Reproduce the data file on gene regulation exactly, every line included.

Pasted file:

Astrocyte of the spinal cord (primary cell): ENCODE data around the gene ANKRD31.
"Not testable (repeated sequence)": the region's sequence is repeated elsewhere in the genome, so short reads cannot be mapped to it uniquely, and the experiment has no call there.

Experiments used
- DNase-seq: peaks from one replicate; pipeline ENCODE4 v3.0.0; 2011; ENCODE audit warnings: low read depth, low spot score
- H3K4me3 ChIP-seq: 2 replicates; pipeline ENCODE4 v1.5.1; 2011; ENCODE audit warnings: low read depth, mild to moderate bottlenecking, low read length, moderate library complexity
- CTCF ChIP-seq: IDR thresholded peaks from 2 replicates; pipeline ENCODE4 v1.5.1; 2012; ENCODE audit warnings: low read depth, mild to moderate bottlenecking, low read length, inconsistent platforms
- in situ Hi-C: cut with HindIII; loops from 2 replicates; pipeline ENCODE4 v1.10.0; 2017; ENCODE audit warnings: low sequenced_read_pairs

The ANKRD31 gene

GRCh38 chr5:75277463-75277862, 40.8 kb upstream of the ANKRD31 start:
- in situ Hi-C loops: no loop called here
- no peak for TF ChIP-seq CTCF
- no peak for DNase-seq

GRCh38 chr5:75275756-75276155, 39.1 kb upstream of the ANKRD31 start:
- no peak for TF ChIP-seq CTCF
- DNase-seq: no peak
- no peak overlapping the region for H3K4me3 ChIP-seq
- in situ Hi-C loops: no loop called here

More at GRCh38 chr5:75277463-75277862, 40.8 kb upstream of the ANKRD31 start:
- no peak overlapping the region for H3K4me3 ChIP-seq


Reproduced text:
Astrocyte of the spinal cord (primary cell): ENCODE data around the gene ANKRD31.
"Not testable (repeated sequence)": the region's sequence is repeated elsewhere in the genome, so short reads cannot be mapped to it uniquely, and the experiment has no call there.

Experiments used
- DNase-seq: peaks from one replicate; pipeline ENCODE4 v3.0.0; 2011; ENCODE audit warnings: low read depth, low spot score
- H3K4me3 ChIP-seq: 2 replicates; pipeline ENCODE4 v1.5.1; 2011; ENCODE audit warnings: low read depth, mild to moderate bottlenecking, low read length, moderate library complexity
- CTCF ChIP-seq: IDR thresholded peaks from 2 replicates; pipeline ENCODE4 v1.5.1; 2012; ENCODE audit warnings: low read depth, mild to moderate bottlenecking, low read length, inconsistent platforms
- in situ Hi-C: cut with HindIII; loops from 2 replicates; pipeline ENCODE4 v1.10.0; 2017; ENCODE audit warnings: low sequenced_read_pairs

The ANKRD31 gene

GRCh38 chr5:75277463-75277862, 40.8 kb upstream of the ANKRD31 start:
- in situ Hi-C loops: no loop called here
- no peak for TF ChIP-seq CTCF
- no peak for DNase-seq

GRCh38 chr5:75275756-75276155, 39.1 kb upstream of the ANKRD31 start:
- no peak for TF ChIP-seq CTCF
- DNase-seq: no peak
- no peak overlapping the region for H3K4me3 ChIP-seq
- in situ Hi-C loops: no loop called here

More at GRCh38 chr5:75277463-75277862, 40.8 kb upstream of the ANKRD31 start:
- no peak overlapping the region for H3K4me3 ChIP-seq